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Showing posts from December, 2019

The Smithsonian’s Journey of Computerized Library and Archives

The Smithsonian Institution, with its 19 museums, 20 libraries and 14 archival units, prioritizes sharing our resources and discovering knowledge with the public.  Today, 15.5 million library, archives and museum objects and 10.4 million images are online to support research, education and public service.  It has been a challenging but rewarding journey to transform a manual and paper-based Smithsonian into the digital Smithsonian of today.  This evolution of automated library and archives systems and the collaboration that made it all possible at the Smithsonian is impressive, and I wrote these three blogs to share this history with you.


Ahead of Its Time from the Beginning
At its inception, the Smithsonian Institution Libraries (SIL) depended on paper card catalogs.  In 1965, the SIL began to slowly convert from the Dewey Decimal System to the Library of Congress’s cataloging classification system.  Simultaneously, it began to t…

The Smithsonian’s Journey of Computerized Library and Archives (1994-2009)

Read Part I: The First Integrated Library System
Read Part III:  Increasing Access Through Broader and Deeper Reach

Jump starting and Supporting Digitization

In 1994, OIRM SIRIS began a new venture in the field of library and archives automation: the support of online media files.   At the time, the Smithsonian had several Collection Information Systems including the library’s system, but no catalog records were linked to images or video files, which prohibited public access.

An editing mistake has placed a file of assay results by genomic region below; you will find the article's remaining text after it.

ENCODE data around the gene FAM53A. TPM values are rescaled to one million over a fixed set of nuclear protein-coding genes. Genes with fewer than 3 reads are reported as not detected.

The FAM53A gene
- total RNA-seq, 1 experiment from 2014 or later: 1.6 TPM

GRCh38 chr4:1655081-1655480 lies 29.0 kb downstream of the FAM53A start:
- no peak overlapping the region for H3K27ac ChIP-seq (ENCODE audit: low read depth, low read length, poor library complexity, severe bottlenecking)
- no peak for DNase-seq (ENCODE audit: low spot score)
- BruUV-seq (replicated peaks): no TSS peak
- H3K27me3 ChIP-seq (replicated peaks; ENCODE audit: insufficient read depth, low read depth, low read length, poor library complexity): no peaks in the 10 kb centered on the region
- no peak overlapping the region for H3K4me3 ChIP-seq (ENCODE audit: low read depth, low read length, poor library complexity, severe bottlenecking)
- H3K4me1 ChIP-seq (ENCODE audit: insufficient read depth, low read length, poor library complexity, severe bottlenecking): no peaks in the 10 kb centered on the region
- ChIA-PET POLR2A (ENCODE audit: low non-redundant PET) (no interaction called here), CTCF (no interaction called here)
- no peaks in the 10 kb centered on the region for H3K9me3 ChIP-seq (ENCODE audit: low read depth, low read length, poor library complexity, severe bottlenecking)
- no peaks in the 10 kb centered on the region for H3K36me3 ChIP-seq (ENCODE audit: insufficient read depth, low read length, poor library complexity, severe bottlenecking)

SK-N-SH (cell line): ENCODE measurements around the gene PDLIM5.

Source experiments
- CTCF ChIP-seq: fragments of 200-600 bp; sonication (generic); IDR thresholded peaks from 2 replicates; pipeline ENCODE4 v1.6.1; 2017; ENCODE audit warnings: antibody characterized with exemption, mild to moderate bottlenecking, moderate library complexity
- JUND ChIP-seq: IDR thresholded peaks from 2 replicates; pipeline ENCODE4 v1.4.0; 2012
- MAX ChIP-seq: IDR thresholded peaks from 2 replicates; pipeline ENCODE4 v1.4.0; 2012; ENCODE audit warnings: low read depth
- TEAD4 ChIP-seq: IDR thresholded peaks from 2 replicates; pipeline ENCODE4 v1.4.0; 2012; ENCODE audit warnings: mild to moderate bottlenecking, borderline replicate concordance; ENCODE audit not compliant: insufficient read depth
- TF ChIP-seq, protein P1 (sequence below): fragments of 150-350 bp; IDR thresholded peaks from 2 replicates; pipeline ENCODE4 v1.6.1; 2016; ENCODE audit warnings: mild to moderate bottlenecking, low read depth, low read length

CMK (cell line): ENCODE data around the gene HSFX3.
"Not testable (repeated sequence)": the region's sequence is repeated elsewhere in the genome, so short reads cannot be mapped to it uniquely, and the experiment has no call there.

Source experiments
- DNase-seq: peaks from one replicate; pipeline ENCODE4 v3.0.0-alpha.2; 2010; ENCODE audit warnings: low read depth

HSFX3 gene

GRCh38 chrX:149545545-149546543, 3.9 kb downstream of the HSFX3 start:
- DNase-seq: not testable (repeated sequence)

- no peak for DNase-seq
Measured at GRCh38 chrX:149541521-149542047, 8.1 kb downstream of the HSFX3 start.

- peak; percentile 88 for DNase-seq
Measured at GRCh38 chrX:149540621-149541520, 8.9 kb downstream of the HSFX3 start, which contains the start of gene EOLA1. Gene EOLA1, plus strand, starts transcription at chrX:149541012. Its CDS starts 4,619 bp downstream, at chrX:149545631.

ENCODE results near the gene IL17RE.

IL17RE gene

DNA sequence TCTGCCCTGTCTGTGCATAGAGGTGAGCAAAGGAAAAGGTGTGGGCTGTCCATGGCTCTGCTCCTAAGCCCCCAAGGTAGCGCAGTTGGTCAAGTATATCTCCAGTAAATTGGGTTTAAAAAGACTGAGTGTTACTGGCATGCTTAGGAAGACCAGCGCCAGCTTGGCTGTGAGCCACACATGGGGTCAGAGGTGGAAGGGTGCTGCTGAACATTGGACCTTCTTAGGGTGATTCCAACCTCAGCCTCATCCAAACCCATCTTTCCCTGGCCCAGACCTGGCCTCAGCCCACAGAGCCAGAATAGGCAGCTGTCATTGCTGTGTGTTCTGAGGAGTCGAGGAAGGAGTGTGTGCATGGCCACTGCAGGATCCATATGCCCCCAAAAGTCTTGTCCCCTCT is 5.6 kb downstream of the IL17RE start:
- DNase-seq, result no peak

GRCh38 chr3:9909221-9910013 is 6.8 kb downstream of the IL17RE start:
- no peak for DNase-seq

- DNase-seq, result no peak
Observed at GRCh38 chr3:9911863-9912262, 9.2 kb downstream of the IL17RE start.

With a newly implemented internet, we modified a new WebPac application configuration to enable images to display with catalog records online, demonstrating the technical potential to library and archives staff. This new and exciting feature required Smithsonian staff to digitize images and then link the image files to catalog records by referencing the image URL in the MARC 856 field.  It was a challenge to get started because no one knew how this would work, so we had to lead …

The Smithsonian’s Journey of Computerized Library and Archives (2010-2019)

Read Part I : The First Integrated Library System
Read Part II:  Stepping Outside of the Box 


Contributing to the start of Digital Public Library of America (DPLA)
The idea of a national digital library had been circulating among librarians, scholars, educators, and private industry representatives in the United States since the early 1990s.  The DPLA planning process began in October 2010 at a meeting in Cambridge, M.A. During this meeting, 40 leaders from libraries, foundations, academia, and technology projects agreed to work together to create an open and distributed network of comprehensive online resources which are provided by the U.S. libraries, archives, universities and museums.    

The planning team solicited ideas for how this open platform should work and received hundreds of responses from around the country.  Martin Kalfatovic of Smithsonian Libraries approached me for possible ideas. We decided to work with the …